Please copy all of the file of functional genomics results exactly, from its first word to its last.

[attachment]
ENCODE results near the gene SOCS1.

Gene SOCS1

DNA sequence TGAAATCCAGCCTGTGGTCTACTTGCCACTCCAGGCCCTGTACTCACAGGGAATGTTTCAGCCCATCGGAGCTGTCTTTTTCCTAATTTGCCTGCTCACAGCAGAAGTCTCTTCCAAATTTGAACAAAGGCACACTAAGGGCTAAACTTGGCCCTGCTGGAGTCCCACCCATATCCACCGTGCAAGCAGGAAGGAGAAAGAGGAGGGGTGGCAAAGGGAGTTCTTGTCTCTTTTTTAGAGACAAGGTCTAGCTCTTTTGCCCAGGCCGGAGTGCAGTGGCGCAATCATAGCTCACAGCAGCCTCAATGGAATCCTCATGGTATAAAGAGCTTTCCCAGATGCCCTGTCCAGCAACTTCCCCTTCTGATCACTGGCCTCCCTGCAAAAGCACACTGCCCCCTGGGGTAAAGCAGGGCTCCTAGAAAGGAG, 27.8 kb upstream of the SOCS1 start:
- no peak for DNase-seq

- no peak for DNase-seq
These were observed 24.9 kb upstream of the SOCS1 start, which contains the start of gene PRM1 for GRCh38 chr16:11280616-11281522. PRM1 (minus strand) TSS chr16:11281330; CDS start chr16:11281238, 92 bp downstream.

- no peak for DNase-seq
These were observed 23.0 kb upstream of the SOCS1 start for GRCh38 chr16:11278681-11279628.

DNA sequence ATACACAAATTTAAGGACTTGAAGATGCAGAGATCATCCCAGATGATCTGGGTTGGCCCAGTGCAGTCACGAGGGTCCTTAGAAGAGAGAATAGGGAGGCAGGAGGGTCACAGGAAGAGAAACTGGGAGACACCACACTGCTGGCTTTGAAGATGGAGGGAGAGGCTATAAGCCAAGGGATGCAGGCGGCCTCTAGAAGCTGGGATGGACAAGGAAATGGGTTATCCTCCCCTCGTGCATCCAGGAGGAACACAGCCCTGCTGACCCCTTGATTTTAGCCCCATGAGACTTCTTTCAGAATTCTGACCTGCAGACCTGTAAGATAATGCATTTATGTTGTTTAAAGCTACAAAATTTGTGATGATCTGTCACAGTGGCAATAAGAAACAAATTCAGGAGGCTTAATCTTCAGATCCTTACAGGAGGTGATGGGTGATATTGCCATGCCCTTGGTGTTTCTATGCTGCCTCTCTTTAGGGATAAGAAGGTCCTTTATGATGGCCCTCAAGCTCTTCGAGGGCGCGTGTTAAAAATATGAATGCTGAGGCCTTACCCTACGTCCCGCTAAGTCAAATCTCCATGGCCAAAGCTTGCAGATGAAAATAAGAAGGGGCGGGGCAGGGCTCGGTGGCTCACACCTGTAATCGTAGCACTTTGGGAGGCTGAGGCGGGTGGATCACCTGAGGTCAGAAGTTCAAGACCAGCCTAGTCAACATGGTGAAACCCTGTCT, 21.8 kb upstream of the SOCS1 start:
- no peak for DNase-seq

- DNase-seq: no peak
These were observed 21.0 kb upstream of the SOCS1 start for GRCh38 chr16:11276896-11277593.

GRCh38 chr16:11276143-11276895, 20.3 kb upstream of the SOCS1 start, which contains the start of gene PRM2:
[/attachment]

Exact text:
ENCODE results near the gene SOCS1.

Gene SOCS1

DNA sequence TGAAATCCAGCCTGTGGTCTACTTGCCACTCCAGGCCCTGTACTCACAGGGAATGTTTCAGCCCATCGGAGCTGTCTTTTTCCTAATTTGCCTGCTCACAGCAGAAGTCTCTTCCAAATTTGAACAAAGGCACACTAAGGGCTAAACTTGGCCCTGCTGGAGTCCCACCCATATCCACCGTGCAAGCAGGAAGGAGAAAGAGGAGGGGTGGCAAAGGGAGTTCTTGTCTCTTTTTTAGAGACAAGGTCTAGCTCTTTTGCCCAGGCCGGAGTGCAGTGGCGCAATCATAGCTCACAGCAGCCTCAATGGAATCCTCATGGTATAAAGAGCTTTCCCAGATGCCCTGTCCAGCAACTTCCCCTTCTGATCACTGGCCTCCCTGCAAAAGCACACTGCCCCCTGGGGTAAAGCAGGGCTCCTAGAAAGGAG, 27.8 kb upstream of the SOCS1 start:
- no peak for DNase-seq

- no peak for DNase-seq
These were observed 24.9 kb upstream of the SOCS1 start, which contains the start of gene PRM1 for GRCh38 chr16:11280616-11281522. PRM1 (minus strand) TSS chr16:11281330; CDS start chr16:11281238, 92 bp downstream.

- no peak for DNase-seq
These were observed 23.0 kb upstream of the SOCS1 start for GRCh38 chr16:11278681-11279628.

DNA sequence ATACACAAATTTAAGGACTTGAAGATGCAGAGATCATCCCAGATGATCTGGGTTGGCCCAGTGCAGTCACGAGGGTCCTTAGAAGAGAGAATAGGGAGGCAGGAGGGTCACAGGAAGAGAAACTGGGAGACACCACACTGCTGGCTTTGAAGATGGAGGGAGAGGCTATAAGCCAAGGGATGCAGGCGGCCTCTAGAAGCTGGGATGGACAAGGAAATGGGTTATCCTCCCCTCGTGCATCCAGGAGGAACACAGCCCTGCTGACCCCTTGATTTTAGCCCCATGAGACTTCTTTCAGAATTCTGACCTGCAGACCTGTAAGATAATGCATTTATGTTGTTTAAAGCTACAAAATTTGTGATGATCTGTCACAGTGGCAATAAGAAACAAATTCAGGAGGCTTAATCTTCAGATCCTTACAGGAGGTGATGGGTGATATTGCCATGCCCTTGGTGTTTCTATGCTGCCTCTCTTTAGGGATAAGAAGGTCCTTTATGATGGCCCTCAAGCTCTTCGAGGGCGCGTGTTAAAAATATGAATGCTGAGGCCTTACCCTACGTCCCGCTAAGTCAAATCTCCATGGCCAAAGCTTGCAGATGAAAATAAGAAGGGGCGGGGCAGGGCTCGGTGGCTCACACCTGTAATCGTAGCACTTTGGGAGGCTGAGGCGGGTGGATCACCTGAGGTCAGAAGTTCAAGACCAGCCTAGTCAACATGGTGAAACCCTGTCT, 21.8 kb upstream of the SOCS1 start:
- no peak for DNase-seq

- DNase-seq: no peak
These were observed 21.0 kb upstream of the SOCS1 start for GRCh38 chr16:11276896-11277593.

GRCh38 chr16:11276143-11276895, 20.3 kb upstream of the SOCS1 start, which contains the start of gene PRM2: